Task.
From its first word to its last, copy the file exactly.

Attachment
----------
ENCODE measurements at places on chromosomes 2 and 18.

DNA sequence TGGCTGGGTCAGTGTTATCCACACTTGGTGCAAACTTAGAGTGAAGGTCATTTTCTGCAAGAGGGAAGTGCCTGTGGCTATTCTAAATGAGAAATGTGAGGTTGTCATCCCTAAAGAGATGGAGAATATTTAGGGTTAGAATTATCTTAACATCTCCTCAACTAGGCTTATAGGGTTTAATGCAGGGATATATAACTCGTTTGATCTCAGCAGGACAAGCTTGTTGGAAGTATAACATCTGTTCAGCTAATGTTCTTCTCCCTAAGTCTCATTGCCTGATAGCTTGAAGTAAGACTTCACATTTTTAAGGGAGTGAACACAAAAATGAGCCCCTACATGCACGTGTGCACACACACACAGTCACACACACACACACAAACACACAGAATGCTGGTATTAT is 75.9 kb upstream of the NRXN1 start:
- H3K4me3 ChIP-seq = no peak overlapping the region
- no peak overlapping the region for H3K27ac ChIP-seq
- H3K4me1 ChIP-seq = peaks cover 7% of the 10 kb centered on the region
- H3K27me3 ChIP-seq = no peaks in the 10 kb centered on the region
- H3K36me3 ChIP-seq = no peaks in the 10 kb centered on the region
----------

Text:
ENCODE measurements at places on chromosomes 2 and 18.

DNA sequence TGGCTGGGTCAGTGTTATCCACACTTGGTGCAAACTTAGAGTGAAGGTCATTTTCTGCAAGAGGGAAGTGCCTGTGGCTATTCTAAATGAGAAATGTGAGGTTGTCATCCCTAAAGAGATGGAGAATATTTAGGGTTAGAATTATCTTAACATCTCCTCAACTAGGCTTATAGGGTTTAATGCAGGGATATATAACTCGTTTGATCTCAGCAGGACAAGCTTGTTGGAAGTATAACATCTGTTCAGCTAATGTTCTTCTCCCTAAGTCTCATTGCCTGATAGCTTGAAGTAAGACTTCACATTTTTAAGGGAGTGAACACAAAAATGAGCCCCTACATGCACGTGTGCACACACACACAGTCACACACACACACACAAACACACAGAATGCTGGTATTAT is 75.9 kb upstream of the NRXN1 start:
- H3K4me3 ChIP-seq = no peak overlapping the region
- no peak overlapping the region for H3K27ac ChIP-seq
- H3K4me1 ChIP-seq = peaks cover 7% of the 10 kb centered on the region
- H3K27me3 ChIP-seq = no peaks in the 10 kb centered on the region
- H3K36me3 ChIP-seq = no peaks in the 10 kb centered on the region